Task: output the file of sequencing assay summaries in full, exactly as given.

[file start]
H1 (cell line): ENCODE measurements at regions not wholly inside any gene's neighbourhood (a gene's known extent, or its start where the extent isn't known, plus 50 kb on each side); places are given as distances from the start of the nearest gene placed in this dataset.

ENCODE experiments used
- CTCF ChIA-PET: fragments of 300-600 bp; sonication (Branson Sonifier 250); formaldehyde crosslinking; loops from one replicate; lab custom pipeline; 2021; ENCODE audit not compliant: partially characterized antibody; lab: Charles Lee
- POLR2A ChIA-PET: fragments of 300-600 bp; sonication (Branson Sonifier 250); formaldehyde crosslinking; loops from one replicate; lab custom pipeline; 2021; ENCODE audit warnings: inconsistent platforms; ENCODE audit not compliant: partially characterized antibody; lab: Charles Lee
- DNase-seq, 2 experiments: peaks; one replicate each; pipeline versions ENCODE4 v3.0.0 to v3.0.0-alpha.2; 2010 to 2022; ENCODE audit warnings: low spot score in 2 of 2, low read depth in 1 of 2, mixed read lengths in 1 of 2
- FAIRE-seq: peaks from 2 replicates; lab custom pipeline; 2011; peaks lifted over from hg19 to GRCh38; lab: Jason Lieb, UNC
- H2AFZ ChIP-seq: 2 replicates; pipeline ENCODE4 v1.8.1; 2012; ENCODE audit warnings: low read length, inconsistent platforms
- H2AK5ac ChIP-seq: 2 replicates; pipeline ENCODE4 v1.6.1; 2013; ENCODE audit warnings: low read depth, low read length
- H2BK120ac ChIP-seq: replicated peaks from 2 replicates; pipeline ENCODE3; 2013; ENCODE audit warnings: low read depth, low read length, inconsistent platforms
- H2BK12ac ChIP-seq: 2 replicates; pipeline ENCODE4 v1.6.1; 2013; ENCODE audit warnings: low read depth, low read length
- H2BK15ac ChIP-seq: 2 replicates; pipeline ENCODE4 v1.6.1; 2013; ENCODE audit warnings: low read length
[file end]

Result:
H1 (cell line): ENCODE measurements at regions not wholly inside any gene's neighbourhood (a gene's known extent, or its start where the extent isn't known, plus 50 kb on each side); places are given as distances from the start of the nearest gene placed in this dataset.

ENCODE experiments used
- CTCF ChIA-PET: fragments of 300-600 bp; sonication (Branson Sonifier 250); formaldehyde crosslinking; loops from one replicate; lab custom pipeline; 2021; ENCODE audit not compliant: partially characterized antibody; lab: Charles Lee
- POLR2A ChIA-PET: fragments of 300-600 bp; sonication (Branson Sonifier 250); formaldehyde crosslinking; loops from one replicate; lab custom pipeline; 2021; ENCODE audit warnings: inconsistent platforms; ENCODE audit not compliant: partially characterized antibody; lab: Charles Lee
- DNase-seq, 2 experiments: peaks; one replicate each; pipeline versions ENCODE4 v3.0.0 to v3.0.0-alpha.2; 2010 to 2022; ENCODE audit warnings: low spot score in 2 of 2, low read depth in 1 of 2, mixed read lengths in 1 of 2
- FAIRE-seq: peaks from 2 replicates; lab custom pipeline; 2011; peaks lifted over from hg19 to GRCh38; lab: Jason Lieb, UNC
- H2AFZ ChIP-seq: 2 replicates; pipeline ENCODE4 v1.8.1; 2012; ENCODE audit warnings: low read length, inconsistent platforms
- H2AK5ac ChIP-seq: 2 replicates; pipeline ENCODE4 v1.6.1; 2013; ENCODE audit warnings: low read depth, low read length
- H2BK120ac ChIP-seq: replicated peaks from 2 replicates; pipeline ENCODE3; 2013; ENCODE audit warnings: low read depth, low read length, inconsistent platforms
- H2BK12ac ChIP-seq: 2 replicates; pipeline ENCODE4 v1.6.1; 2013; ENCODE audit warnings: low read depth, low read length
- H2BK15ac ChIP-seq: 2 replicates; pipeline ENCODE4 v1.6.1; 2013; ENCODE audit warnings: low read length